Now that the 9th District has issued its unanimous ruling against the Mt. Ashland Ski Area's plans to expand, an smoky quiet hangs over the mountain. This battle is decisively over. Environmentalists have effectively routed the expansionists, driving them from the field.




The carnage is now obscured by the confusion that inevitably obscures judgment in the blistering heat of a win-at-all-costs campaign. But make no mistake, the reality of this fight has only begun to settle in.




"Carnage" too strong? Not really. The issue has been the single most divisive topic for years in Ashland, dividing the city council, pitting neighbor against neighbor and costing taxpayers and donor alike substantial amounts of money to continue the battle. One group of community leaders wrote Ashland City Council a couple of months ago, calling the Mt. Ashland expansion a civil war that threatened to undermine the entire city.




As news of the ruling broke Monday, seemingly only one question dominated: Is this it?




Only Mt. Ashland Association officials can answer that all-important question. They must decide if this is little more than a battlefield defeat in a seemingly endless 20-year war, or if in fact a truce at hand.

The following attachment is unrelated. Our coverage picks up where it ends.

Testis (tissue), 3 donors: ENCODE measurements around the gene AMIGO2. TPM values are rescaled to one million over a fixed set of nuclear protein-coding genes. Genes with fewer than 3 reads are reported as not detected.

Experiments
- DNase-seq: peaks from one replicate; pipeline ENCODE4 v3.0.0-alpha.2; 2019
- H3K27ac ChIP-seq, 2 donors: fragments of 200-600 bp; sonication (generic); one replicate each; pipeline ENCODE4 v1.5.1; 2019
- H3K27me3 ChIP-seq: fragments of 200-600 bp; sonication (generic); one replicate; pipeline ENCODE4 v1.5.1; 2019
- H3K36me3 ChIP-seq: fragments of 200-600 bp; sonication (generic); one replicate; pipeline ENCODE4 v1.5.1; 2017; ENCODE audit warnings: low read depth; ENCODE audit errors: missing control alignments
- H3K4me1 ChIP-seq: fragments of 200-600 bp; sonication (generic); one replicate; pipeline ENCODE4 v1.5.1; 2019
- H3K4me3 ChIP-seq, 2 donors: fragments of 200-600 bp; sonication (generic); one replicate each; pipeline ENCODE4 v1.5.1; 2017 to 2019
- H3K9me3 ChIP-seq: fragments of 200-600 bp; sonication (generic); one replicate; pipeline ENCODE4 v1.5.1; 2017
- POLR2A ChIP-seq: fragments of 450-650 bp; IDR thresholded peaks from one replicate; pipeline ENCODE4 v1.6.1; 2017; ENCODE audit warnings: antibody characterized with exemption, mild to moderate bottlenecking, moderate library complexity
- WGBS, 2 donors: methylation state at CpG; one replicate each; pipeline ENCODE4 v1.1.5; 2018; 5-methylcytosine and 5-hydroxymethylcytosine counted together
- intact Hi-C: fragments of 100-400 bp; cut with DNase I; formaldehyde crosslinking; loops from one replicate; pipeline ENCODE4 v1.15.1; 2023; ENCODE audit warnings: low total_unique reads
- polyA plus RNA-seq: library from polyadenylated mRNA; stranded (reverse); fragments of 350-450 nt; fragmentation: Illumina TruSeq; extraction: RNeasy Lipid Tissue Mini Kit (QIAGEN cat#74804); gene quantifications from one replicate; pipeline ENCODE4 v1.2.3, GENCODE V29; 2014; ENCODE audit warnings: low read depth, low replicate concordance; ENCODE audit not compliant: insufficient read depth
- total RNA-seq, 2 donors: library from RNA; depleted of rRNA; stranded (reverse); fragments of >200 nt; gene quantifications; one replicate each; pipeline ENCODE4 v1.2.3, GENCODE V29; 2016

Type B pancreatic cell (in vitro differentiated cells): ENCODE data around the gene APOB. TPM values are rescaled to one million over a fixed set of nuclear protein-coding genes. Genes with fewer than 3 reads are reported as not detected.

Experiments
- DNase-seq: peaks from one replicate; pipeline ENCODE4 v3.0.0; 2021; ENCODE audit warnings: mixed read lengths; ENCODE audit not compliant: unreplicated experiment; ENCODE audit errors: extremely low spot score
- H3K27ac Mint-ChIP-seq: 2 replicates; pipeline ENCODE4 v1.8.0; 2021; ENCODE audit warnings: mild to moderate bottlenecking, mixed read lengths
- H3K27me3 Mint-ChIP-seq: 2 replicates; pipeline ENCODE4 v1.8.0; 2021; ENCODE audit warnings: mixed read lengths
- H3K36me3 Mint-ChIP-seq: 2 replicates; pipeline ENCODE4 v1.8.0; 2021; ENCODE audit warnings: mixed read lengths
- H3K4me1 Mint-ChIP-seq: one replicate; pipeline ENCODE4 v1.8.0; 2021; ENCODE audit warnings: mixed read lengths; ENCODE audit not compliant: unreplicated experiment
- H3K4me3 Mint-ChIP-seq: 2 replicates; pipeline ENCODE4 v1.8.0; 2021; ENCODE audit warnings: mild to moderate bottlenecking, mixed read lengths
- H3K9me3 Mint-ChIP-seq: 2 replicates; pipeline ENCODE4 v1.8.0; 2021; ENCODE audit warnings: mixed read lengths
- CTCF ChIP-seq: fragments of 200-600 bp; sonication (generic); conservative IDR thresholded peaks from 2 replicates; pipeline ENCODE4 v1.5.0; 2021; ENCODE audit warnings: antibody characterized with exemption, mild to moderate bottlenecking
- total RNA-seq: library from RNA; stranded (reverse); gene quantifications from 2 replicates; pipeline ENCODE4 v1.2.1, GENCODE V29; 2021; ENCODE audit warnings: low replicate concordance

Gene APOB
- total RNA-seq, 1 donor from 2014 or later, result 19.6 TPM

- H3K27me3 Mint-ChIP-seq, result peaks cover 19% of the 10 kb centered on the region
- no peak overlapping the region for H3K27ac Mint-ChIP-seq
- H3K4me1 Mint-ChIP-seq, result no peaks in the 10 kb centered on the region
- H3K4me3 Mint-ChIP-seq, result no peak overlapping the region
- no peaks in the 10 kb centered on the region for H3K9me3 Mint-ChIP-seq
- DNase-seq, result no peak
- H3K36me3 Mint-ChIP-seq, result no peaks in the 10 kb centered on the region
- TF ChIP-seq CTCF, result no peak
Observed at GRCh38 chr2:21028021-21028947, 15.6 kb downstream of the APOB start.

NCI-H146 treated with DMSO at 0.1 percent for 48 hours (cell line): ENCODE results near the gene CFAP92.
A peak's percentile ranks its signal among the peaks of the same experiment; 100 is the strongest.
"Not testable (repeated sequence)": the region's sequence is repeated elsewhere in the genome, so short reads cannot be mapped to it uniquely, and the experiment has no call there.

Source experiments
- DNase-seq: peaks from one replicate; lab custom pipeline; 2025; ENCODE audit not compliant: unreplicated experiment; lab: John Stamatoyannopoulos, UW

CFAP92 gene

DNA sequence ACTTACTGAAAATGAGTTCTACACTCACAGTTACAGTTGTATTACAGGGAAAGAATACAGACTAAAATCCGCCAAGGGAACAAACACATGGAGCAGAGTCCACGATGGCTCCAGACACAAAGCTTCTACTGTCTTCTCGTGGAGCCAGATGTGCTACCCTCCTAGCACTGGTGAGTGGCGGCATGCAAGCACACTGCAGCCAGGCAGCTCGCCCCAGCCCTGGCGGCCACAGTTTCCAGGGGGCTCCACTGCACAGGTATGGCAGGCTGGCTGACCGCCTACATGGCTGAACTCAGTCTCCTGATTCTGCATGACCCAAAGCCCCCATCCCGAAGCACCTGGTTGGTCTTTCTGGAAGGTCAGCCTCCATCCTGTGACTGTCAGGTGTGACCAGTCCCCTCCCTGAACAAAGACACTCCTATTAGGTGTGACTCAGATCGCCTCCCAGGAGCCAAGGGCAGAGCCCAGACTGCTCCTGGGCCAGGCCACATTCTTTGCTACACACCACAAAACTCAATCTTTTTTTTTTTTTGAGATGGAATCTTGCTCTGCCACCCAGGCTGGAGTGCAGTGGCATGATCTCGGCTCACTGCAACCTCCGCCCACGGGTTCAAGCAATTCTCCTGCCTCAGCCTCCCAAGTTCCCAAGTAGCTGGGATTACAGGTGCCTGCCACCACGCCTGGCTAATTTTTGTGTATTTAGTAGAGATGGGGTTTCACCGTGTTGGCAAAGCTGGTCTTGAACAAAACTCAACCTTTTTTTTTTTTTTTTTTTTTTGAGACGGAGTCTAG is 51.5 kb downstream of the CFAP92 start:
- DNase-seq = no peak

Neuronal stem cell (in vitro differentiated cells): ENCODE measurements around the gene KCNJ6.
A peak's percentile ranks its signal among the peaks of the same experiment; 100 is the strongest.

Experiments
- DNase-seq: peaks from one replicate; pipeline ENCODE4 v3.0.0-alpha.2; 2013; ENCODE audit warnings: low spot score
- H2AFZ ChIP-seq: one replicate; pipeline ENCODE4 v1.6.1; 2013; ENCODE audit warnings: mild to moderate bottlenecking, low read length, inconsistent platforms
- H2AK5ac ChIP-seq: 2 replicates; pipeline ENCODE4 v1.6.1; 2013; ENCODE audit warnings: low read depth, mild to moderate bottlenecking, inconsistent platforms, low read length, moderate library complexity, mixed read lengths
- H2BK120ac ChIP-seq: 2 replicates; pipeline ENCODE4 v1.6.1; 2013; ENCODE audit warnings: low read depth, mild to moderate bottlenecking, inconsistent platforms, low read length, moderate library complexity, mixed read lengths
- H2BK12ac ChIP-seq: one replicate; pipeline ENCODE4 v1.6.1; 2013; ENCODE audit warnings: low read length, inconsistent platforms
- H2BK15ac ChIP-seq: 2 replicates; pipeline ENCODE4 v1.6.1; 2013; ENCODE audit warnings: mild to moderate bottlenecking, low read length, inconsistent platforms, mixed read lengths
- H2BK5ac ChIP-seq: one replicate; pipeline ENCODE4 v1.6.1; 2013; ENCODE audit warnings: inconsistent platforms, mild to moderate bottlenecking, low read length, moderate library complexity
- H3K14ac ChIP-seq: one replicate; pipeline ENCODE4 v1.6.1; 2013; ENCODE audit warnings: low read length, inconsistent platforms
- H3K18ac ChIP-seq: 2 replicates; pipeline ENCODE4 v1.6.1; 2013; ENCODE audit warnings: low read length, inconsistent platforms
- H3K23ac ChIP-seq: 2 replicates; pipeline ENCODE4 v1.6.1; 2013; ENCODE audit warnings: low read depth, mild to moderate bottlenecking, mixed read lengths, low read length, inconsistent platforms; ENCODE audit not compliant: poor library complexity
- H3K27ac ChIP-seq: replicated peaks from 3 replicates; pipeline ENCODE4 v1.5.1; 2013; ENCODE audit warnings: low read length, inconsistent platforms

As unlikely as it seems in light of the years of bad blood around this issue, it is possible for those most passionately and emotionally involved seek a lasting peace.




Certainly nothing in the drawn-out history of this saga suggests such a possibility. Had this decision gone the other way, anti-expansionists would not have simply packed away their lawsuits and given up. We know other lawsuits were already planned, not to mention the near certainty of protests designed to block the construction project on the mountain itself.




Perhaps the notion is just whistling in the windy chill blowing off the mountain these days, but the idea of a legitimate truce, and compromise, is not entirely impossible to fathom. If the owners of the mountain were simply a corporation hell-bent on profits at all costs, then they'd have no motivation to end the fight. But the people of this Valley are the true owners. The mountain is a community gift, a non-profit organization designed to contribute to the region both economically and recreationally. While Mt. Ashland Association believed the proposed expansion to be the best plan to accomplish both, it doesn't have to be the only plan.




For the good of the community and for the future of a ski area that has lost hundreds of thousands of dollars fighting this expansion, the leaders of the ski area could simply accept a less than perfect solution, but one that can gain the support of the entire community.




Unlikely to be sure, but anything else simply means a return to the battlefield in the future, or perhaps worse, an end to the ski area altogether. This jewel of our community needs to be protected, and perhaps now we can find a new way around this impasse.